Is the Freud Museum a place where absence is staged, visualized and – paradoxically – made present? The answer may well be: yes and no. Freud’s own most memorable interpretation of a scene of staging absence is probably the one that concerns his grandson’s game with the wooden reel tied to a string. A play of throwing away till the reel disappears, and pulling it back in order to make it reappear. Gone and back again – fort and da. It is a pleasurable compensation, Freud writes, for the repeated absences of the mother, that is, of the pleasures her presence provides. How is this possible? It is because the little child’s mother is neither continuously present nor definitively lost. What is absent is not lost and can be made present again. And what is continuously present does not need to be compensated by the pleasure of playing, of creatively staging and visualizing both absence and presence. It is this game that, although no longer witnessed by Freud himself, is endlessly repeated in this museum. What is absent should not be lost, it should be staged over and over again.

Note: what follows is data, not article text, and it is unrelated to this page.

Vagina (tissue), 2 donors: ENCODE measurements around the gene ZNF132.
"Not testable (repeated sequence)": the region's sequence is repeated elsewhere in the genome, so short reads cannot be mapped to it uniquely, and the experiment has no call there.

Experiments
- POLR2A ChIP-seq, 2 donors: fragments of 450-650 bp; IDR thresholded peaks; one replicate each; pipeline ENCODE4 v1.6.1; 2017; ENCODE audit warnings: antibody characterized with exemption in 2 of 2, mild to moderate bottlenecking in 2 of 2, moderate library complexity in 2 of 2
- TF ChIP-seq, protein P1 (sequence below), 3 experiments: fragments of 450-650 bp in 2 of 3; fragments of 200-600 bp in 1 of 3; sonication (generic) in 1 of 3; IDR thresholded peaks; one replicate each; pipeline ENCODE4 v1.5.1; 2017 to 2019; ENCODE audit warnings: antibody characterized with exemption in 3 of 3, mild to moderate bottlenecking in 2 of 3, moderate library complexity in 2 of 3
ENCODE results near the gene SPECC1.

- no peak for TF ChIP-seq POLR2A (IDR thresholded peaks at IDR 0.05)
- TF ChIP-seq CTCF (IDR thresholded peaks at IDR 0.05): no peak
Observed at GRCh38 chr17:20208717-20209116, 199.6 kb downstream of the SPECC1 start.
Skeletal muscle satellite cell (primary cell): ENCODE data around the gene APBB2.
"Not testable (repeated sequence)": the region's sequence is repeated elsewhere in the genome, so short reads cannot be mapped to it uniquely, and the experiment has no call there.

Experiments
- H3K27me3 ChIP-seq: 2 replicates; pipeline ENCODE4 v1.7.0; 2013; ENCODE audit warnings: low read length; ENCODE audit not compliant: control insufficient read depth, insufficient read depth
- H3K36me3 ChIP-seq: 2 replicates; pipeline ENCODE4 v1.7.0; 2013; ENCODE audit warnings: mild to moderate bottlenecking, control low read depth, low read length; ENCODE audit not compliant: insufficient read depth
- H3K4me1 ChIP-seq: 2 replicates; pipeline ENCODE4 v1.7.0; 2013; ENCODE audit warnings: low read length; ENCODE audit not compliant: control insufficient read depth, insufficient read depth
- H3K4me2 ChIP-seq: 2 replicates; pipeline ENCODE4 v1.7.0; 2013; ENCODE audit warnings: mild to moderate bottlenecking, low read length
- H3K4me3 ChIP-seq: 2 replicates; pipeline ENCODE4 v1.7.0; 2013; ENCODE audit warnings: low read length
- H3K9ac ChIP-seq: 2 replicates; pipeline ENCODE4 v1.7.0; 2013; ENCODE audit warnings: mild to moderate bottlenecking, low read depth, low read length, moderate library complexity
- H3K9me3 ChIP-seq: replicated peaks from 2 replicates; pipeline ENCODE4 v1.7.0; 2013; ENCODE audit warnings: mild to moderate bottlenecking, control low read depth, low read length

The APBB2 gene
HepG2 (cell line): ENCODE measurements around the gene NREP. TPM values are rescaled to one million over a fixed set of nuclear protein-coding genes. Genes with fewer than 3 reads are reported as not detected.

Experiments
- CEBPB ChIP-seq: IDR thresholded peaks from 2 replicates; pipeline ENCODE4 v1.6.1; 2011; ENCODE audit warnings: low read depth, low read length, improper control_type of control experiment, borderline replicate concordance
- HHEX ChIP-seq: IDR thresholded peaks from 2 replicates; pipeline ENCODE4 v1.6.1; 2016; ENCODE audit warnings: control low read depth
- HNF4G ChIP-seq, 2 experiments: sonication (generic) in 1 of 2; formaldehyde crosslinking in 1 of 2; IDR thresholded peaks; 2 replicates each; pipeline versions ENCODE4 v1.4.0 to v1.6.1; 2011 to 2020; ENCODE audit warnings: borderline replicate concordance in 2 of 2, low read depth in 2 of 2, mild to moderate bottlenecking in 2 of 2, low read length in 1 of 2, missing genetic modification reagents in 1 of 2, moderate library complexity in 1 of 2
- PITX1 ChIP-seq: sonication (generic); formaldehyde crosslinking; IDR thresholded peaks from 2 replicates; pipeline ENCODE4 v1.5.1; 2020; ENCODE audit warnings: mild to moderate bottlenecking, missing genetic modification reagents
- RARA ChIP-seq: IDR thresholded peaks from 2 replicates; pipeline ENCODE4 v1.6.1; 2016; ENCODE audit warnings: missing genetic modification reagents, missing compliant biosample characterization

Herman Westerink is Endowed Professor and Associate Professor for philosophy of religion at the Center for Contemporary European Philosophy, Radboud University Nijmegen, the Netherlands. He did his PhD at the University of Groningen and wrote his professorial dissertation (Habilitation) at the University of Vienna. He has published many books and articles on Freudian psychoanalysis, sexuality, subjectivity and religion. Amongst others he published a monograph on Freud’s theories of the sense of guilt (2009), a monograph on and text editions of the first edition of Freud's Three Essays on the Theory of Sexuality (2016, 2021, with Philippe Van Haute). Also, he published a monograph on Michel Foucault’s History of Sexuality (2019). Recently he published a monograph on Freud’s metaphysics of trauma (2022, with Philippe Van Haute). He is co-editor of the book series “Sigmund Freuds Werke: Wiener Interdisziplinäre Kommentare” (Vienna UP) and of the book series “Figures of the Unconscious” (Leuven University Press). He is member of the International Society for Psychoanalysis and Philosophy (ISPP/SIPP) and its Freud Research Group.